US Completes Hypersonic Missile Flight Test in Bid to Keep Up With China

The missile, dubbed the Dark Eagle, can travel at more than 3,800 miles per hour and can reach the top of the Earth’s atmosphere.
US Completes Hypersonic Missile Flight Test in Bid to Keep Up With China
The United States Navy and Army launch a hypersonic missile in this undated photograph. (Courtesy of the US Navy)
Aldgra Fredly

The U.S. Army and Navy have recently completed a flight test of a hypersonic missile as the United States seeks to keep pace with its geopolitical rivals—China and Russia—in developing hypersonic capabilities.

The military performed the flight test from the Pacific Missile Range Facility in Kauai, Hawaii, to gather data on the overall performance of the long-range hypersonic weapon (LRHW), the Pentagon said on June 28.

The LRHW is equipped with the Navy’s Conventional Prompt Strike (CPS) All-Up-Round missile—which consists of a two-stage solid rocket motor booster and a hypersonic glide body—and the Army’s canister.

CPS is a hypersonic missile development and test program that “provides longer range, shorter flight times, and high survivability against enemy defenses,” according to Lockheed Martin.

Lt. Gen. Robert Rasch Jr., director of the U.S. Army’s Rapid Capabilities and Critical Technologies Office, said that the missile development was intended to help the U.S. military “maintain superiority over any potential adversaries.”

The Pentagon did not elaborate on the data obtained from the flight test or provide additional details about the hypersonic missile.

The test comes about a month after the U.S. Army awarded Lockheed Martin a $756 million contract to supply the additional equipment and support for the nation’s ground-based hypersonic weapon system, the LRHW.

Under the contract, the aerospace and defense company will provide the U.S. Army with LRHW battery equipment, systems, and software engineering support, as well as logistics solutions.

Dark Eagle

A recent report by the Congressional Research Service stated that the U.S. Army’s LRHW, dubbed the Dark Eagle, can travel at more than 3,800 miles per hour and is capable of reaching “the top of the Earth’s atmosphere.”

The weapon system can maintain a position “just beyond the range of air and missile defense systems” until it is ready to strike, according to the report.

It provides the U.S. Army with a weapon system for strategic attacks to counter anti-access/area denial capabilities—weapons used to keep an enemy out of a certain area— suppress adversary long-range fire, and engage other important targets.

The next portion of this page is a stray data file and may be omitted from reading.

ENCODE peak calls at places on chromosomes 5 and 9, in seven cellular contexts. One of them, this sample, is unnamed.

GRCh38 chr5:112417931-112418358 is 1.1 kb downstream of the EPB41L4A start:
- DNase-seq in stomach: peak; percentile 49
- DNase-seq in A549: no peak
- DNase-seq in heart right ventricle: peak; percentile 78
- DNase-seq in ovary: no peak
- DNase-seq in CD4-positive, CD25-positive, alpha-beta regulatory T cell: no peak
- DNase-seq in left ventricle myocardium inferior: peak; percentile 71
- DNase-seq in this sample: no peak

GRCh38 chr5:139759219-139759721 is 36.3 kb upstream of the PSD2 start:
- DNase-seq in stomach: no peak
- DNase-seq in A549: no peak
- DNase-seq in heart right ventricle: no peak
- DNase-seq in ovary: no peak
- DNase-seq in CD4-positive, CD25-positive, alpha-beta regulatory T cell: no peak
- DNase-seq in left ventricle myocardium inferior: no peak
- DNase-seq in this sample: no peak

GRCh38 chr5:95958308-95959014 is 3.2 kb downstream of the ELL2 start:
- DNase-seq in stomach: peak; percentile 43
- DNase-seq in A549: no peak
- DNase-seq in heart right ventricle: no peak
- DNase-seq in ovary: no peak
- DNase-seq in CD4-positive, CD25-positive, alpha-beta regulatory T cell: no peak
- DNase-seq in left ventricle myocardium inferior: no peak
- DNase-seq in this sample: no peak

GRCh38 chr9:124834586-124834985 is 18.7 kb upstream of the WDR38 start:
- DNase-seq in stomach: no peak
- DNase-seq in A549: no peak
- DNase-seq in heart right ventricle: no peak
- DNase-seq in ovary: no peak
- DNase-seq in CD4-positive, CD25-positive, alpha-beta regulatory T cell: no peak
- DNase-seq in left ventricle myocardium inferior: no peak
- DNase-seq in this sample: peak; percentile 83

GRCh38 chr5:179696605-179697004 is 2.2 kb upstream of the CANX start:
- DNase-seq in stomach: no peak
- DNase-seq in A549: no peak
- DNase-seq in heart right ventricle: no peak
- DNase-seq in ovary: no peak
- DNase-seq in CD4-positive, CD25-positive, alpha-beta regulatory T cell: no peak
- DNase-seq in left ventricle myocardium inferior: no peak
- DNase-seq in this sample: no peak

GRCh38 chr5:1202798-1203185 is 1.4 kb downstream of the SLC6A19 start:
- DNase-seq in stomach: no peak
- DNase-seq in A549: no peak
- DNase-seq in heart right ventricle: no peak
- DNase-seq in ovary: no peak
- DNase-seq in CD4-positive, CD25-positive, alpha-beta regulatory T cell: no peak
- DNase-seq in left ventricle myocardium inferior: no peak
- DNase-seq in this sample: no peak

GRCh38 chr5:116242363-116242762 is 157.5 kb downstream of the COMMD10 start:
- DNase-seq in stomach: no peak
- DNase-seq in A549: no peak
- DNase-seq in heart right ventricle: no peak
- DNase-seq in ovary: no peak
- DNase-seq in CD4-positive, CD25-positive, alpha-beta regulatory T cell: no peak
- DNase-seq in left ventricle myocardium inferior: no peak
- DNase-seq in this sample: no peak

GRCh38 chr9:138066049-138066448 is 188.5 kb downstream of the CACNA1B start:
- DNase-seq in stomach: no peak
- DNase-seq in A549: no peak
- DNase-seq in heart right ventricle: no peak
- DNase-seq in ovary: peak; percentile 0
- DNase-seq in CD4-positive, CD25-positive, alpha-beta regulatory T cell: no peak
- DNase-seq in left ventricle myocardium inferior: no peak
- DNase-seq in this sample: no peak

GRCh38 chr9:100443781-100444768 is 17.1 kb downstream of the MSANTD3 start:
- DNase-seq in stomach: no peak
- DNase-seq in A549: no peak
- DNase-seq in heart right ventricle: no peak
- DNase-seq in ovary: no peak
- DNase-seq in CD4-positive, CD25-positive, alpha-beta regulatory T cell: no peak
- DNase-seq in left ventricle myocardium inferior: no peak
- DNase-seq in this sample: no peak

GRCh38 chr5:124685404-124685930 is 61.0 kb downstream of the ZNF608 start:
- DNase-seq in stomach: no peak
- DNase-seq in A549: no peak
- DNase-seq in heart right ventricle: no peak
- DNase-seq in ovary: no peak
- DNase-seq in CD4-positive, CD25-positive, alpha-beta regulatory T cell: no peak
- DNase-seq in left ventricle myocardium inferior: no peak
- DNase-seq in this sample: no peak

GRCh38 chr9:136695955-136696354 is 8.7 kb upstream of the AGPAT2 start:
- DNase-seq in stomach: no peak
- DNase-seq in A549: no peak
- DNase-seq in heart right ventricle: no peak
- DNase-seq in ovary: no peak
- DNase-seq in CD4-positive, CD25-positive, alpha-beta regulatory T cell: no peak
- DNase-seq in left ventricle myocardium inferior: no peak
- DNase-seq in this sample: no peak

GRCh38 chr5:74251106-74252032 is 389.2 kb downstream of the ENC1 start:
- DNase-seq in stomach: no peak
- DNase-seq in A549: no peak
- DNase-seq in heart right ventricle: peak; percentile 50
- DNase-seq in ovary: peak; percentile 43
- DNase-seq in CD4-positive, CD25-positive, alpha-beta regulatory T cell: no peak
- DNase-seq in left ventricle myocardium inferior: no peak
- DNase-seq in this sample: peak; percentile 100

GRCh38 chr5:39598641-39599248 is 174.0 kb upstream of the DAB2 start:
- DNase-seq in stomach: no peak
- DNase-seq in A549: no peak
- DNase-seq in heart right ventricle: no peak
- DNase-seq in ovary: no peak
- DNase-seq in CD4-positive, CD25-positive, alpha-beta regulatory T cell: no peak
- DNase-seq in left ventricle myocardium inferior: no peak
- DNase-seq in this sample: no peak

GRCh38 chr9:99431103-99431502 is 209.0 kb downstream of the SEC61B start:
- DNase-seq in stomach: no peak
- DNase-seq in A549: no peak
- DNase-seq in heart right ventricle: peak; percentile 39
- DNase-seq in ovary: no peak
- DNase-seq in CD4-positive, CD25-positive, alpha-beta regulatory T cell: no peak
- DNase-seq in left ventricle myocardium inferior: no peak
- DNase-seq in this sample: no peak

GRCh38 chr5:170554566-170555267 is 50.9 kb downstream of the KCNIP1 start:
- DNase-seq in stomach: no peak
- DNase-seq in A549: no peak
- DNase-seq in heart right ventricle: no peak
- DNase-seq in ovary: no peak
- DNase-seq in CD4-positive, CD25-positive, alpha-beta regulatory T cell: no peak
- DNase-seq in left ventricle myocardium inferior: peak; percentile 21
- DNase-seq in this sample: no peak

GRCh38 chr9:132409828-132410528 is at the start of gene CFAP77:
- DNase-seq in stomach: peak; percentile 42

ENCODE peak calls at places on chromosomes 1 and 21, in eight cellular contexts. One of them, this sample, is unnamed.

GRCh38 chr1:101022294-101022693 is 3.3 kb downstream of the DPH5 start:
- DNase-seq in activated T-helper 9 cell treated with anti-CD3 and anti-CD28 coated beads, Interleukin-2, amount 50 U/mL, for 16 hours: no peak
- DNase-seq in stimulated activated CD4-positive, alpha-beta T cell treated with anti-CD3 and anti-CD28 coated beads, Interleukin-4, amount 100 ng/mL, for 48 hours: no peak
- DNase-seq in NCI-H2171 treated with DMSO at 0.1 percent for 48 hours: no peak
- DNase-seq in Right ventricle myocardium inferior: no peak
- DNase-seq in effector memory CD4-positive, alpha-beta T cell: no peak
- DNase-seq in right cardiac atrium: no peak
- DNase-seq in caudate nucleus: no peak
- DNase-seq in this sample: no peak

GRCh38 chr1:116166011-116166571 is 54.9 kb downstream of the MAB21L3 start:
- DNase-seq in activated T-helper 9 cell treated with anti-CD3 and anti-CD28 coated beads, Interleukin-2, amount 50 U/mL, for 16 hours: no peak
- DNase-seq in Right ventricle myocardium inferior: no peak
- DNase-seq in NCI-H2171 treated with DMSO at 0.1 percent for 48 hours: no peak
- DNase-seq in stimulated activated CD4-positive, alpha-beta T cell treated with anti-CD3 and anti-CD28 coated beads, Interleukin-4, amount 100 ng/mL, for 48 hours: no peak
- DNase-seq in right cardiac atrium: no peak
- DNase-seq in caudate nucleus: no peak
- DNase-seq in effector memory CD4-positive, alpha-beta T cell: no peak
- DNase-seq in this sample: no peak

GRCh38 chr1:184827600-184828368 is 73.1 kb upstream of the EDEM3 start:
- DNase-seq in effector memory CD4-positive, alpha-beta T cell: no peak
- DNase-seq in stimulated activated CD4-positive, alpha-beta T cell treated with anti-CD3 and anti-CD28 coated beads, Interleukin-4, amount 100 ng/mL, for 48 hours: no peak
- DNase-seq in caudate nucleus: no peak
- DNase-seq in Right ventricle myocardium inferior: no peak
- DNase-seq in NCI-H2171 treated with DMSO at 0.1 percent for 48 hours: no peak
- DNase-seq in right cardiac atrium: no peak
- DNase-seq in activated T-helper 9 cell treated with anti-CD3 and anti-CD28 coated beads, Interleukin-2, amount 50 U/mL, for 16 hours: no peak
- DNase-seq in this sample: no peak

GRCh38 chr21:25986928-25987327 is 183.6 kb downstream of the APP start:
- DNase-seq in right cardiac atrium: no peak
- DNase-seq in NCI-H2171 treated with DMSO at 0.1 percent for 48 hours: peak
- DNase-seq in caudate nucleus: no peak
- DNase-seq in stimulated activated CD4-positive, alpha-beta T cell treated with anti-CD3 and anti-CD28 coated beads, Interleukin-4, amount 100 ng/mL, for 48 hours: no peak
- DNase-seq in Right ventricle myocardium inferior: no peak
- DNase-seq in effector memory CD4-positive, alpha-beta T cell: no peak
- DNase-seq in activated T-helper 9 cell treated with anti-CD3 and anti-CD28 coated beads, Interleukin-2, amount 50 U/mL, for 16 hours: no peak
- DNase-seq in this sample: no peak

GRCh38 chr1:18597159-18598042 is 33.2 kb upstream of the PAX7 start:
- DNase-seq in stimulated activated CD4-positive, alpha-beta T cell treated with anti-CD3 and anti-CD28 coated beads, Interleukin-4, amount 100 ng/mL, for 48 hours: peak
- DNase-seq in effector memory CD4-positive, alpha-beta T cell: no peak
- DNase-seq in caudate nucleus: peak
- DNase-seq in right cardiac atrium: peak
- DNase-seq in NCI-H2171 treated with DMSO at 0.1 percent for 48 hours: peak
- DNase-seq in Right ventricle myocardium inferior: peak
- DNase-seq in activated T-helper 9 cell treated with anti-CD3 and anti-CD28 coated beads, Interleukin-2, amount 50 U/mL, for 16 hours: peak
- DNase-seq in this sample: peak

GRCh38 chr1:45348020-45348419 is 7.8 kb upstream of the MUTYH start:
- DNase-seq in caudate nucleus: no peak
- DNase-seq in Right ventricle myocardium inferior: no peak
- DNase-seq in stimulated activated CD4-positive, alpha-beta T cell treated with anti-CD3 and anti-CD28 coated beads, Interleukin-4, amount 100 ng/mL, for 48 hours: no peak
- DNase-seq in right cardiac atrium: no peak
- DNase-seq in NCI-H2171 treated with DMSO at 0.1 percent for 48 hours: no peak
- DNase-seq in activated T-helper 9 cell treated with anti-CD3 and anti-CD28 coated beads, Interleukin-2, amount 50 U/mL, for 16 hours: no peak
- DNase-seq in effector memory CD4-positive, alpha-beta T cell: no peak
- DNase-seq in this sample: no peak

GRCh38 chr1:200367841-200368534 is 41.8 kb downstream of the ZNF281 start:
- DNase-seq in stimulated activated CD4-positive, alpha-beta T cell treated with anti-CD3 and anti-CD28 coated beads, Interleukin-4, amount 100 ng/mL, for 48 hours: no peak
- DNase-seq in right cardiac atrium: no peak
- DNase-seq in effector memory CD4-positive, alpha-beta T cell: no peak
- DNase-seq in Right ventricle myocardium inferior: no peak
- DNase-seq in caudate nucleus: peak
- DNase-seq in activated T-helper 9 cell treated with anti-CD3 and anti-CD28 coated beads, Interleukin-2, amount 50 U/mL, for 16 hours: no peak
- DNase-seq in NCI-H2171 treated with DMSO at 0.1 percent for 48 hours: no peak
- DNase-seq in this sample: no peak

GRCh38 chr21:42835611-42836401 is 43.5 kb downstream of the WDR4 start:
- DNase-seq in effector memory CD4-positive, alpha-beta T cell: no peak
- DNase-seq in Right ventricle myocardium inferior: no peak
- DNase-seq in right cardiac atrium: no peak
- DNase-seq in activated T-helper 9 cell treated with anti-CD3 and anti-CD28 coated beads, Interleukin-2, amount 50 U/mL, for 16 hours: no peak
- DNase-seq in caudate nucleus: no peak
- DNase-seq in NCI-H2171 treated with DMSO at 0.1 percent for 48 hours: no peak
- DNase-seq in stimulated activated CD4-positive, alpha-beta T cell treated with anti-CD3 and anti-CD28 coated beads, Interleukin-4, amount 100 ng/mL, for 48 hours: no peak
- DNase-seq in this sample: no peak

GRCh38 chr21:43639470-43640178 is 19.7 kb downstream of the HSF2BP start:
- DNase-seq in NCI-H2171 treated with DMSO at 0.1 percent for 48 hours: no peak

Lockheed Martin delivered the first LRHW battery to the U.S. military in 2021. The U.S. Army has been collaborating with the U.S. Navy to develop the weapon system, according to the report.

The United States has been testing its hypersonic missile capabilities amid growing concern that Russia and China have been more successful in developing such weapons.

Rick Fisher, a senior fellow at the International Assessment and Strategy Center, a security-focused think tank, said last year that the United States trails China in the development of hypersonic weapons.

“China has effectively taken the lead in the hypersonic weapons race due to the breadth and depth of its technology investments,” Mr. Fisher said. “We are only seeing the beginning of their weapons developments in this field.”

The Pentagon, in its annual report to Congress last year, warned that China already “has the world’s leading hypersonic arsenal,” which includes the DF-17 medium-range ballistic missiles that can be armed with hypersonic glide vehicles (HGVs). An HGV, fitted to a ballistic missile, enables it to maneuver and glide at hypersonic speeds and alter trajectories after launch.

According to the report, the DF-17 HGV-armed medium-range ballistic missile system is “possibly intended to replace some older SRBM [short-range ballistic missile] units and is intended to strike foreign military bases and fleets in the Western Pacific, according to a PRC-based military expert.” PRC is the acronym for China’s official name, the People’s Republic of China.

Lorenz Duchamps, Frank Fang, and Andrew Thornebrooke contributed to this report.